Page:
Barry Lando’s Web of Deceit opens with a detailed chronology of events concerning Iraq beginning in 1914. With an entry for nearly every year, there is but a handful of instances three gaps in time, Lando sets the factual and methodical tone and tenor of the book.
The book’s ten chapters describes the creation and evolution of Iraq. In the first chapter, beginning in 1914 and spanning four and a half decades, Lando begins with a brief but useful look at pre-Twentieth Century history of the region. The real meat is the British and French actions and deals to divy up the region, which Lando uses to draw stark parallels to the current American involvement in Iraq.
The rest of the book focuses Western and Soviet involvement in shaping Iraq through support, both explicit and implicit, whether accident or not. The book concludes in August 2006 in the appropriately titled chapter “Full Circle: The Occupation” that itself concludes by reminding the reader of history 80 years before when the British occupied Iraq.
I found the book to be an exceptional and quick paced read. I also found myself constantly reading hit frequent endnotes. This book is an “investigative history” as the jacket describes, similar to Rajiv Chandrasekaran’s Imperial Life in the Emerald City (a book Lando would have benefited from but was probably not released in time for his deadlines), but much broader and with greater reach-back in terms of both time and beyond the immediate superficial players. Lando peels back more layers while not getting analytical. He simply lays out the facts in an effective and accessible chronological manner creating what is essentially a compendum of the essential material analyzing (and criticizing) of Iraq, notably the Iraq War media and texts, through 2006.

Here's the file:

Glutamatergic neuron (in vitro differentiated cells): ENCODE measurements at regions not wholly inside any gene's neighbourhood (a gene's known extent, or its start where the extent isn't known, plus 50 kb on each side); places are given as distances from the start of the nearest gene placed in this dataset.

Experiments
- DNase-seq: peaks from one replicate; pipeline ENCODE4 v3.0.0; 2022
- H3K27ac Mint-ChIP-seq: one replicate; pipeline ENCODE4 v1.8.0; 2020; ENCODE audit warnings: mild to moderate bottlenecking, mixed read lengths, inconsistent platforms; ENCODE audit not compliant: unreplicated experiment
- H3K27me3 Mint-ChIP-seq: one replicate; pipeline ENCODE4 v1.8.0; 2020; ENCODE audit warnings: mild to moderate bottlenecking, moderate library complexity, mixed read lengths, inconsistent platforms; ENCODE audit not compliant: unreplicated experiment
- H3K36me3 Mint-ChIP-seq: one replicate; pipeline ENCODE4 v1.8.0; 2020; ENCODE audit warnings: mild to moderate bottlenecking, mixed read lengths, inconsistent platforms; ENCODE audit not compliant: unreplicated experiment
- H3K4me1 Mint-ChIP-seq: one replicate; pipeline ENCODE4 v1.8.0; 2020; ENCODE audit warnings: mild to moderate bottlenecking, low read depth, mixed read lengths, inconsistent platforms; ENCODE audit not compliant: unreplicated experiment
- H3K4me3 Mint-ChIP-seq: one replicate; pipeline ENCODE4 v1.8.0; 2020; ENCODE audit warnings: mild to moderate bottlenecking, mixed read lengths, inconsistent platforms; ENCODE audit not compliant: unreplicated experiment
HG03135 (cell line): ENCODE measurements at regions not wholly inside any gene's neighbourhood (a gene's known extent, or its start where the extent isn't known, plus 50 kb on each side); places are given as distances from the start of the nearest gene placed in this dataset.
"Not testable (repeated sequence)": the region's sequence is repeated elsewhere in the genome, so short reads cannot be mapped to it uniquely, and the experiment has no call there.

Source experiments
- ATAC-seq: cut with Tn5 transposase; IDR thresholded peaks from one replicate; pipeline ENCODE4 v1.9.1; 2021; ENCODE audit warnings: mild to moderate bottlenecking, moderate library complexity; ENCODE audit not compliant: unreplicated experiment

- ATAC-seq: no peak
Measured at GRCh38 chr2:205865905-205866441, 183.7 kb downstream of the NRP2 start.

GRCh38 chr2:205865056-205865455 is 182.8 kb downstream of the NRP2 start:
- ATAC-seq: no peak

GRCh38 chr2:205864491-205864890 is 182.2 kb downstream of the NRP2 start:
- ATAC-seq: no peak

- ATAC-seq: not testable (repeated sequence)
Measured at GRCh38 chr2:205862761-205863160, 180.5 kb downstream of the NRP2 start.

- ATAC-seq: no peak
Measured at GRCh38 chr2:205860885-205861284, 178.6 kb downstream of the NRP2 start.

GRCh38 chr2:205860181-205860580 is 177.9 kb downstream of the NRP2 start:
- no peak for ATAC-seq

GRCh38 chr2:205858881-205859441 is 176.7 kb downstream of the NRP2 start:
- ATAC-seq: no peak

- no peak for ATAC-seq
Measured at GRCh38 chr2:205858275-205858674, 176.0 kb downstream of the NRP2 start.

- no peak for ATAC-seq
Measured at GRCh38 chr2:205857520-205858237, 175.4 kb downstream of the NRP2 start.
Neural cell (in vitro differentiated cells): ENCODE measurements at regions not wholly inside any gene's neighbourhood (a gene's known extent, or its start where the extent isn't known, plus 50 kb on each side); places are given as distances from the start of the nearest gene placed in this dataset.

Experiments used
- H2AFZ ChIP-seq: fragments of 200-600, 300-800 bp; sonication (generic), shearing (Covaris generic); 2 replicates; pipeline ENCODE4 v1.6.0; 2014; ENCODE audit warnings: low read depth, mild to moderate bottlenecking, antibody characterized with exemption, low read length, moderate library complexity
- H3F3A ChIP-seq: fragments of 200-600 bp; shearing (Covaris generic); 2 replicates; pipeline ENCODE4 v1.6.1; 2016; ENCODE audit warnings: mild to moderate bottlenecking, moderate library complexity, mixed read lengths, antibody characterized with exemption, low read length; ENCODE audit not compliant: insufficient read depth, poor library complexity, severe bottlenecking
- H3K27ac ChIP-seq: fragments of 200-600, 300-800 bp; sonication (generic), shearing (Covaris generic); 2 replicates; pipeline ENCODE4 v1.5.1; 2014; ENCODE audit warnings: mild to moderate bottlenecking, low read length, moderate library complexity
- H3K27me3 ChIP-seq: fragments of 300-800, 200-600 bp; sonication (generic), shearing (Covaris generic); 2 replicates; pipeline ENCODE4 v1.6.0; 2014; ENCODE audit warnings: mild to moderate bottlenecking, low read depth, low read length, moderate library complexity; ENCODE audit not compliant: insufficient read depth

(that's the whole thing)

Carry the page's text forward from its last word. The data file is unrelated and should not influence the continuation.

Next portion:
There were a few questions I had about the book, which I raised with the author, including the emphasis on the US-UK involvement as indicated by the book’s subtitle: The History of Western Complicity in Iraq, From Churchill to Kennedy to George W. Bush. The emphasis on Kennedy was to show there was more to Camelot, there was a Cold Warrior. However, I believe modern French complicity that take up considerable print in Web of Deceit far outweighs the any value of the imagery of adding Kennedy save how do you represent “faceless” (to Americans) support over the decades by the French on the cover? The tricolor wouldn’t do nor would it fit.
I gave Web of Deceit five stars on Amazon because while it doesn’t break any new ground in the 21st Century not already documented in other books like Fiasco, Imperial Life, or Plan of Attack, Web of Deceit does, provide a strong 20th Century history, including recent history, overview absent from the above three. Overall, I found this book to be a very good overview of what really is “Western complicity in Iraq” through nine decades of history motivated by short term strategies. However, the book does not feel as neutral as Fiasco or Imperial Life. It felt emotional as if it was trying to convince through facts and not just laying out the facts. Web of Deceit should be on any reading list (or syllabus) where understanding Iraq or understanding external involvement in creating despicable regimes is required. Lando’s book is an strong collection of facts providing a broad overview without sacrificing detail.